In this file:
· USDA hikes new crop corn, soybean ending stocks
· Record U.S. Soy Crop, Bulging Reserves Point to Inflation Relief
USDA hikes new crop corn, soybean ending stocks
By John Perkins, Brownfield
October 12, 2021
The USDA increased new crop ending stocks estimates for corn and soybeans, largely due to higher old crop carryout and production numbers.
Corn ending stocks are seen at 1.5 billion bushels, up 92 million from September, with those higher old crop ending stocks and production guesses, along with lower feed and food use and a slight increase in exports. The average farm price for corn of $5.45 per bushel was unchanged on the month.
Soybean ending stocks are pegged at 320 million bushels, a jump of 135 million bushels due to bigger carryout and production, cancelling out slightly higher crush use. The average farm price for soybeans of $12.35 per bushel was down $.55 from the previous estimate.
Record U.S. Soy Crop, Bulging Reserves Point to Inflation Relief
o U.S. report forecasts historic corn and soy output this year
o Bigger crops are good news for consumers in wake of inflation
By Kim Chipman and Michael Hirtzer, Bloomberg
October 12, 2021
The U.S. lifted its estimates for corn and soybeans reserves on Tuesday, in a sign that relief from higher food prices could be on the way.
American farmers have been struggling with extreme weather, including pockets of drought and flooding in key growing areas this season. Yet plants have proved resilient, and it looks to be a year for bumper production.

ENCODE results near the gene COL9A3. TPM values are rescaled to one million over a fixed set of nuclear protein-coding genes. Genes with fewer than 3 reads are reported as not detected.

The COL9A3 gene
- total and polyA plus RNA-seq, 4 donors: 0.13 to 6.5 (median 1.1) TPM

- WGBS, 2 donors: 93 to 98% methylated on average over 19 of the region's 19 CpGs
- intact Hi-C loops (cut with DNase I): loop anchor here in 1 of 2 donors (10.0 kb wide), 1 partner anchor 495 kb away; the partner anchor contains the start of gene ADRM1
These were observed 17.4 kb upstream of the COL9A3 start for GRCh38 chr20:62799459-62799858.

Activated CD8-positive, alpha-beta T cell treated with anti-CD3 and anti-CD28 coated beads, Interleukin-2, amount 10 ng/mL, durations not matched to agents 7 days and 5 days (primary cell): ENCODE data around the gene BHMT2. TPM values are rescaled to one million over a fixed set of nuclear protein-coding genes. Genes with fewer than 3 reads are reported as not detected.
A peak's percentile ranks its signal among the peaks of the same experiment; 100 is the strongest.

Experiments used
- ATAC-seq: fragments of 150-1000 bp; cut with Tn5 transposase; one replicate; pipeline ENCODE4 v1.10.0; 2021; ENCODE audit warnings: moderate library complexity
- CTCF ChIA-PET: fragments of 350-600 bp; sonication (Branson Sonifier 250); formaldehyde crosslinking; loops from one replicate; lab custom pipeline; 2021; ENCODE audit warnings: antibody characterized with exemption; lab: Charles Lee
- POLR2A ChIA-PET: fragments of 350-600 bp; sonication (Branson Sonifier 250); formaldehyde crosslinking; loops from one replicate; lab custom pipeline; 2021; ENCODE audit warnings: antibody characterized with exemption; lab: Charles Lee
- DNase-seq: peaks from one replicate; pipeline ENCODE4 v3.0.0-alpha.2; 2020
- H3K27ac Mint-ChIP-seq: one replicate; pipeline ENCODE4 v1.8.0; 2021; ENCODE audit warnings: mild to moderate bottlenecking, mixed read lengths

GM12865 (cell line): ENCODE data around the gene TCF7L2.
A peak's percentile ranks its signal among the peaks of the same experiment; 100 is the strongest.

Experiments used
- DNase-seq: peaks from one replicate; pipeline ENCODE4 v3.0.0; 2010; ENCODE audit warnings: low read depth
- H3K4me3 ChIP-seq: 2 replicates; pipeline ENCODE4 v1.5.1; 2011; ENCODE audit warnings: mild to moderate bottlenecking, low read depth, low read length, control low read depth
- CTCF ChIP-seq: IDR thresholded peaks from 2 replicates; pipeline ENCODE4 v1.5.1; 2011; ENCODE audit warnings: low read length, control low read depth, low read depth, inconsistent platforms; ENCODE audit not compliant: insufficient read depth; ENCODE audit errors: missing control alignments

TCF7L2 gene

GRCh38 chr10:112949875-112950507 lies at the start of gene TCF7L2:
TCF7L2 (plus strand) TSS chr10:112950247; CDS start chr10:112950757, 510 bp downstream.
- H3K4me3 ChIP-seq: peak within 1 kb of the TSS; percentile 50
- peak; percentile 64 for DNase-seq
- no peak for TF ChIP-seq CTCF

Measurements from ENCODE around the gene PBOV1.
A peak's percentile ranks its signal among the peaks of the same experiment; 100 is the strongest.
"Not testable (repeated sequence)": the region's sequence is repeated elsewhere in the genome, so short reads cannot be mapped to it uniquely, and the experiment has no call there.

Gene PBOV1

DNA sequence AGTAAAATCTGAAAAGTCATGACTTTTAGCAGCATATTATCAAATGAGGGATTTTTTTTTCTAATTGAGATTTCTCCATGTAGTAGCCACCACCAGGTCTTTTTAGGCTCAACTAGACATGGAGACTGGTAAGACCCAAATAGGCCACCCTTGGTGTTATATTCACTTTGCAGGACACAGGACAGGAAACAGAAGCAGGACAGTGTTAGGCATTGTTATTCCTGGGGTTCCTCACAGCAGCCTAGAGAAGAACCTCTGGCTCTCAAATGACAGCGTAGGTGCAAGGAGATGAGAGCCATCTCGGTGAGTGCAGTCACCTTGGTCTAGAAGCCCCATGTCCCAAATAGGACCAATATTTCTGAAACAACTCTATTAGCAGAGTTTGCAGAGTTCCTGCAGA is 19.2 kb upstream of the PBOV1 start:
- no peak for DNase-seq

The U.S. soybean crop will be record large this year, according to a government report Tuesday, while U.S. corn output will be the second-largest ever. Stockpiles at the end of the season are also building up more than than expected, with soybean reserves at 320 million bushels and corn at 1.5 billion bushels.
Bigger crops are welcome news for consumers, who have been contending with higher grocery billls. Global food prices recently touched a decade high, according to a United Nations gauge. U.S. consumer price index data due Wednesday is expected to show cost pressures remained elevated last month.
The supply-and-demand report, known as WASDE, underscored what state accounts and word of mouth have hinted at for weeks:
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